A stretch of Sparks Street might end up getting a sidewalk after all.
City administrators spurred controversy earlier this year when they recommended a $1.88-million road rehabilitation project which didn’t include a sidewalk.
They proposed a largely status-quo road rehabilitation and watermain replacement project for a stretch of Sparks Street from Barrydowne Road to Roy Avenue, with the addition of speed humps to slow traffic.
Area residents objected, advocating that city council approve a project with a sidewalk on the north side of the street, plus speed humps, instead, at an additional cost of $1.2 million.
This is the point the New Sudbury neighbourhood’s elected representative on city council, Ward 12 Coun. Joscelyne Landry-Altmann, successfully advocated for during this week’s meeting.
“If we do not do this at this time, it will never happen,” she told her colleagues this week, adding that by neglecting to move forward with a sidewalk, the city would “be repeating a model of the past and not a model of the future.”
Citing a number of city policies pushing for active transportation infrastructure throughout the city, such as the Complete Streets model, Landry-Altmann said, “I’m asking this operations committee to please think in terms of the future by applying the policies we have all supported.”
Ward 2 Coun. Michael Vagnini, Ward 8 Coun. Al Sizer and Ward 11 Coun. Bill Leduc joined Landry-Altmann in voting in favour of the sidewalk.
The committee’s approval was narrow, with Ward 4 Coun. Pauline Fortin, Ward 5 Coun. Mike Parent and Ward 1 Coun. Mark Signoretti voting no.
Although area residents’ desire for a sidewalk was clear, the city’s sidewalk priority index, which ranks the affected stretch of Sparks Street between 236 and 699 on their list of 4,013 road segments without sidewalks, resulted in the staff recommendation they do without.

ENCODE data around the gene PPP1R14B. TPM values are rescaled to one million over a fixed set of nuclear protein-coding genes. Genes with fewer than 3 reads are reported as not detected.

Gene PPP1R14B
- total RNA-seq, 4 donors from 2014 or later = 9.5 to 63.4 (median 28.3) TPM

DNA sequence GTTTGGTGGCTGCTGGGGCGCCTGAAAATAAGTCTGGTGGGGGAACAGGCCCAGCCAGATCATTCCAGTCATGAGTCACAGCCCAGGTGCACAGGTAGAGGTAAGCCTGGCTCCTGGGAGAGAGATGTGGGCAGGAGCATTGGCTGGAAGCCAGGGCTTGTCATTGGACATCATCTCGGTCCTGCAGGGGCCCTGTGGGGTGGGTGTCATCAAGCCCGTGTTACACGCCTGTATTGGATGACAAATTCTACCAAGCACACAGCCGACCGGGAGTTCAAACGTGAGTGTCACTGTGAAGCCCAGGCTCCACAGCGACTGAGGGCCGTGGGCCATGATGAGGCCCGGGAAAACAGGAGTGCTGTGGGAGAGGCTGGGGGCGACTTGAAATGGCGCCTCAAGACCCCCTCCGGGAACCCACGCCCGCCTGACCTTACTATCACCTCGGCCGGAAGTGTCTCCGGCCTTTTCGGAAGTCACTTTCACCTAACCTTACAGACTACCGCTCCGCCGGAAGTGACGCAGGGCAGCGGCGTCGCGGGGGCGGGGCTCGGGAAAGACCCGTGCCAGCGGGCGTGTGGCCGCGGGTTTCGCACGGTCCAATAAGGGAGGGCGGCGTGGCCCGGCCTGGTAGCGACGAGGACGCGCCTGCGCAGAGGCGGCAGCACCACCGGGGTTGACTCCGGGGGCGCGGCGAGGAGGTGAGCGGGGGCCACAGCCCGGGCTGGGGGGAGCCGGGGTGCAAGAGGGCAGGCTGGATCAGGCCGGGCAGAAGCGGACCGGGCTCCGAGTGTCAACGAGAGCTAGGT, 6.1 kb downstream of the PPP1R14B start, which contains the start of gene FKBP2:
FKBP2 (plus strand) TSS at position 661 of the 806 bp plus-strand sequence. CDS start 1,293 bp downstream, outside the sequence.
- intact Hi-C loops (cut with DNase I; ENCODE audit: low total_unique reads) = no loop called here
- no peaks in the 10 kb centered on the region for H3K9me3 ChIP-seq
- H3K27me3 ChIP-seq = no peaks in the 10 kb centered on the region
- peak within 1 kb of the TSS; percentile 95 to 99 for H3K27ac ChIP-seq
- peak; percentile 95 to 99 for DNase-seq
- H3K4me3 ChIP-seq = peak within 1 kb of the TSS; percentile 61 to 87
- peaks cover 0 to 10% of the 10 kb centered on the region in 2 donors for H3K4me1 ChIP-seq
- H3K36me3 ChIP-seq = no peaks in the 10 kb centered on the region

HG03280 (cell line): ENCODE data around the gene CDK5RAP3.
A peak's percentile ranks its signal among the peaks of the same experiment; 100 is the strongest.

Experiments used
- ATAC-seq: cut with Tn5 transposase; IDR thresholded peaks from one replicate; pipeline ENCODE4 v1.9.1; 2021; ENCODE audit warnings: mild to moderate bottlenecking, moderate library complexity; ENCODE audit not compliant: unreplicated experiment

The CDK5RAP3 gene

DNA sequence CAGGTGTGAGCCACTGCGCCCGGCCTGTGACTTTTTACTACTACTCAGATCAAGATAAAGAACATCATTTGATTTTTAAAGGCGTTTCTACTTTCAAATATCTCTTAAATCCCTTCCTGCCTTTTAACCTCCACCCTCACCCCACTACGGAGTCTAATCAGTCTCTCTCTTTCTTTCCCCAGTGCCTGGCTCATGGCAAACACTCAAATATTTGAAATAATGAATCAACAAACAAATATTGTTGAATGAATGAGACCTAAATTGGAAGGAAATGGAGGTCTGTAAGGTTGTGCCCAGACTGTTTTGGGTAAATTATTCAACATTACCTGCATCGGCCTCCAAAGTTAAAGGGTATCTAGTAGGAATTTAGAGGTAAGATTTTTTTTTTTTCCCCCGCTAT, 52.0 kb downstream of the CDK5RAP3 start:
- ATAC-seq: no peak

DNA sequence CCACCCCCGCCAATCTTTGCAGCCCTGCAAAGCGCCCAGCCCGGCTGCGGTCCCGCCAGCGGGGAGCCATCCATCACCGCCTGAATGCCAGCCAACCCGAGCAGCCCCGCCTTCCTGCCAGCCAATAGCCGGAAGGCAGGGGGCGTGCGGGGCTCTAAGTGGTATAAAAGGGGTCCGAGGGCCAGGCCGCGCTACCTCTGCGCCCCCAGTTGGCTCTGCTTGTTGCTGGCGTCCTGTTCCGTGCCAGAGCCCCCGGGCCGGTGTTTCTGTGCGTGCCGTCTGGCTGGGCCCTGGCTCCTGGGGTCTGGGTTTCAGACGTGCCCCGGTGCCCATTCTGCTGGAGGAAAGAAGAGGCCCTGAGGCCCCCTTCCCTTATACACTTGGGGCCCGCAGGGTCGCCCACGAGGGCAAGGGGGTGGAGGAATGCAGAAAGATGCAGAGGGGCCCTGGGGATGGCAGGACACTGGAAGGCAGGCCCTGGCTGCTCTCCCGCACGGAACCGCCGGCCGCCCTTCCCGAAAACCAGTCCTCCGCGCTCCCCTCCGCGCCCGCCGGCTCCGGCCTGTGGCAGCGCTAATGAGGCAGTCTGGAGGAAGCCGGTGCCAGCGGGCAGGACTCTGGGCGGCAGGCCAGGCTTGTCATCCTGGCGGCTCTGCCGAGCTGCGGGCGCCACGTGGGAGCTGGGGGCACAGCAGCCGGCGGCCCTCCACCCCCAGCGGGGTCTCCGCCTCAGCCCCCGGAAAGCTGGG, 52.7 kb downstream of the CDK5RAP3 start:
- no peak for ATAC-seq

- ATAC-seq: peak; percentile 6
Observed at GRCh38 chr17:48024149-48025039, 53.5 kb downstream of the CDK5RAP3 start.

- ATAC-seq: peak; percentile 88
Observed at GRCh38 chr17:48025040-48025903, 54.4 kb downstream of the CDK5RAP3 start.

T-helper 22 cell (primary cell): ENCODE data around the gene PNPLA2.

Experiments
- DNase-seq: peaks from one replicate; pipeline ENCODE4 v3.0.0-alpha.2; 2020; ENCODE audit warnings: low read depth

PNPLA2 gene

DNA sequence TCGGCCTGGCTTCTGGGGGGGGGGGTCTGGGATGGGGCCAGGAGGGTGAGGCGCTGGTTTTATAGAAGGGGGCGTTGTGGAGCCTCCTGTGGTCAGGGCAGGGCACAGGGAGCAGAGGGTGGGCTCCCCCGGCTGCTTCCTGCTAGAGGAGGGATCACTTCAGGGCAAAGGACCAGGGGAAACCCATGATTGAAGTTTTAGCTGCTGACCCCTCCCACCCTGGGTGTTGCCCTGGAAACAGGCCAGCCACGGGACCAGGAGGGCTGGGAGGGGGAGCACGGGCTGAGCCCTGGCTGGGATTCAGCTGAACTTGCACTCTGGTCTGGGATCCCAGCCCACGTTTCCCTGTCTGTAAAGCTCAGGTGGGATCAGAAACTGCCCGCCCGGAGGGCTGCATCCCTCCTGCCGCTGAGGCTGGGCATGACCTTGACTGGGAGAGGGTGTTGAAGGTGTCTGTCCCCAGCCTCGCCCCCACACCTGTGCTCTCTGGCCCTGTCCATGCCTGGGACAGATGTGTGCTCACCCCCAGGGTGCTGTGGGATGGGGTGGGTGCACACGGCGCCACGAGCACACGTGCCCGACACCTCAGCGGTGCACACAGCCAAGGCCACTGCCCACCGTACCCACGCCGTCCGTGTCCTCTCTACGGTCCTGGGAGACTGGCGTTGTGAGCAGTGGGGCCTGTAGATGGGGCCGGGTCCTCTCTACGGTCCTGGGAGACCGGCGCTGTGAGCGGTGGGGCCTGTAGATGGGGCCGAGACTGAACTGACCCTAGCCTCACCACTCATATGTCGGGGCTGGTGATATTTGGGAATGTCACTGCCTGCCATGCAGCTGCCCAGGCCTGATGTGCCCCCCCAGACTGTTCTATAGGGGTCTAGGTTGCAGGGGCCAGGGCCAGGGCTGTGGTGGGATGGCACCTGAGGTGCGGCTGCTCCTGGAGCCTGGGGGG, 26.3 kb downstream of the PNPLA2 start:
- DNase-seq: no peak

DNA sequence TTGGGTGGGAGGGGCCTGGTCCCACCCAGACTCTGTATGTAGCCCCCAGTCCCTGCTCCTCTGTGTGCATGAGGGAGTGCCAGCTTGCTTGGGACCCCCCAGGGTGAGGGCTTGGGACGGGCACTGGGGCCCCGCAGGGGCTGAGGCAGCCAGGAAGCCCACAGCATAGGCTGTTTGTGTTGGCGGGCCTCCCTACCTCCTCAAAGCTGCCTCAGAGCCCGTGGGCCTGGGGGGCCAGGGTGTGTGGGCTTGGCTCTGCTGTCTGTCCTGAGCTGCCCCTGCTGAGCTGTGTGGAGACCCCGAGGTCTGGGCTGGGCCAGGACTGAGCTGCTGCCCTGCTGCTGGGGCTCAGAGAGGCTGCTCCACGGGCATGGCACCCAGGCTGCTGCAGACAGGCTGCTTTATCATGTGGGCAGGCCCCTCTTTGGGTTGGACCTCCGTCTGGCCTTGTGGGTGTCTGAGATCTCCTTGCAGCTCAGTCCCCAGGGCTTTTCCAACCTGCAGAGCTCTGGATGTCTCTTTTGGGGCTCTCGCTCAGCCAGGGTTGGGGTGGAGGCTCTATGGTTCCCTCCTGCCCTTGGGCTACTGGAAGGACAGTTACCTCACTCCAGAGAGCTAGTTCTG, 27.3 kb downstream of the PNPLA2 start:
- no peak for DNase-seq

Area residents joined Joscelyne Landry-Altmann in citing the upcoming construction of a 14-unit affordable housing complex at 1310 Sparks Street as strengthening the case for a sidewalk.
While a north/south sidewalk along Holland Road adjacent to the upcoming building will connect residents to the nearby library and New Sudbury Centre, area residents argued an east/west sidewalk would also benefit seniors in the building, as well as the broader neighbourhood.
A letter to city council by Spenser McCall and Julie Labre on behalf of the Ward 12 - New Sudbury Community Action Network joined area residents’ advocacy by pushing for a sidewalk.
The topic came up with “great interest and concern” at a recent meeting, they said in the letter.
“A vote was held with unanimous support for this issue,” they added. “We are hopeful that the operations committee will support urbanization with sidewalks for Sparks Street.”
During this week’s operations committee meeting, the sidewalk option they ended up approving is the more expensive of two options with sidewalks presented.
Option 3, which they opted against, would have seen the north-side sidewalk built farther into residents’ yards, with a ditch and gravel shoulder separating the sidewalk from the road. This option was $600,000 more than what the city administration initially recommended.
Option 2, which the committee voted in favour of, is $1.2 million more than the sidewalk-less Option 1 city administration initially recommended, and will have a sidewalk constructed closer to the road, separated by a concrete barrier curb and a 1.5-metre grass boulevard.
During a community meeting in February, area residents reflected on two lines of flags showing where the proposed sidewalks would be situated. Although city traffic and asset management supervisor Joe Rocca clarified that both options were on the city’s right of way, residents lamented the loss of what they perceive as their yards if Option 3 were to proceed.
With the addition of a sidewalk expanding the scope of the Sparks Street project, the road rehabilitation and water main replacement work is no longer slated to be completed this year.
The project is now expected to be completed in 2024. Of the $1.2-million cost associated with adding a north-side sidewalk to Sparks Street, $200,000 will be reallocated within the existing roads program and $1 million will be requested as part of the 2024 budget.
Although Greater Sudbury’s operations committee narrowly approved spending an additional $1.2 million on the Sparks Street rehabilitation project to include a sidewalk, their decision still needs to be ratified by city council as a whole during a future meeting.
Although city council as a whole rarely goes against committee recommendations, it is possible.
Tyler Clarke covers city hall and political affairs for Sudbury.com.